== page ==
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League of Women Voters Provides Non-Partisan Ballot Measure Info – Part 1 of 2

On Thursday, October 25, the Ebell of Los Angeles hosted a talk by Mona Field, Vice President of the Los Angeles League of Women Voters, which provided helpful information about the lengthy list of ballot measures that will be on our local ballots for next Tuesday’s election.  This is part one of a two-part series on those ballot measures, with information and tips from both Field and, a non-partisan voter information website Field recommended at her talk.  

The League of Women Voters was founded in 1920 to encourage newly-franchised women to vote.  Today, it remains a non-partisan organization that encourages “informed and active” voter participation, understanding of major public policy issues, and voter education and advocacy.  And while we’ve seen some other very useful voter guides, Field’s talk provided some additional information that many people might find helpful or enlightening before filling out their ballots…and she was particularly adept at pointing out key information in each proposition that could prove to be pivotal decision-making points for some individual voters.

For example, Field began by pointing out something most voters are already aware of – that the flood of paid campaign ads and election-related paper mail you receive at this time of year are produced by highly partisan groups (no matter which side of an issue they’re touting). Those groups often try to hide their true origins with group names such as “Citizens for XXX”…or “Yes/No on XXX”  and you should simply ignore most of their materials. But Field also noted that following the money backing an initiative – especially figuring out which specific person, group or organization spent the approximately $2 million it costs to get a measure on the ballot in the first place – can tell you a lot about the true purpose of the measure.  And she provided that information in many of her summaries of the individual propositions.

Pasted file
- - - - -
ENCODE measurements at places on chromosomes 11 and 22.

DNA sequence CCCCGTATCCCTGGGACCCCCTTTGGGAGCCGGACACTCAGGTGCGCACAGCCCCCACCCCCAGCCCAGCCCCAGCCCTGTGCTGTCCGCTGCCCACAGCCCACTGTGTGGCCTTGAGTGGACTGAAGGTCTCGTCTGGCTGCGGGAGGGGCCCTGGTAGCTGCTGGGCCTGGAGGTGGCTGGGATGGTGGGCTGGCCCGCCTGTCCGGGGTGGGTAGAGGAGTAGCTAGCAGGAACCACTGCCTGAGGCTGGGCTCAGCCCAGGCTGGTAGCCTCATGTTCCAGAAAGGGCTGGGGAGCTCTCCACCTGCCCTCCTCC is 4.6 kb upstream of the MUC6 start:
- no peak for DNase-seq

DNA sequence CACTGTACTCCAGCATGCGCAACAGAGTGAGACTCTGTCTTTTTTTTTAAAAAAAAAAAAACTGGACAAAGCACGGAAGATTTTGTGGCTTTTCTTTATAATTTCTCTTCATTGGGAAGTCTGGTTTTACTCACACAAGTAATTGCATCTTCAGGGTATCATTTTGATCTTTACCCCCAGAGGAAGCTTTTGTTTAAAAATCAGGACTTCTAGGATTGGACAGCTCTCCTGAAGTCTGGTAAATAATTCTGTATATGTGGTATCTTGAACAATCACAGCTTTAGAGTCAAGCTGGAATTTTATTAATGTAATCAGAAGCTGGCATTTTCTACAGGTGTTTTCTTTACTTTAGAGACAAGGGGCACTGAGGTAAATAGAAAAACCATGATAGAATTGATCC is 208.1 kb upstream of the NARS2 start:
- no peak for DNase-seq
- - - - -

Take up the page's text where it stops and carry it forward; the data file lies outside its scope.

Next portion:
Finally, before plunging into the state-level ballot measures, Field provided some information on LA County Measure W, so we’ll start there, too.

LA County Ballot Measure

Measure W

This is a new proposed property (or “parcel”) tax, designed to help capture much-needed rainwater and prevent untreated stormwater runoff from winding up in the ocean.  The measure was put on the ballot by the Los Angeles County Board of Supervisors.  Under the measure, property owners would pay an annual tax on the amount of impermeable hardscape on their property, which would provide new funds to the county and encourage  property owners to increase the water-permeable ares on their lots. And that, in turn, would help replenish groundwater and prevent runoff.  The money raised from the new tax (estimated at about $300 million per year) would be used to fund new infrastructure improvements to capture rainwater and put it back into the local water supply before it runs out to the ocean. Also, worth noting:  because this is a property tax increase, it would need 2/3 approval by the voters (not just a simple majority) to pass.

Supporters: Los Angeles Mayor Eric Garcetti, the Los Angeles County Director of Public Health, the Los Angeles County Fire Chief, environmental groups such as Heal the Bay, and the Los Angeles Chamber of Commerce.
Opponents:  Several other local business and anti-tax groups, including CalTax, the Valley Industry & Commerce Association, and the California Small Business Alliance.
League of Women Voters recommends:  YES

California Ballot Propositions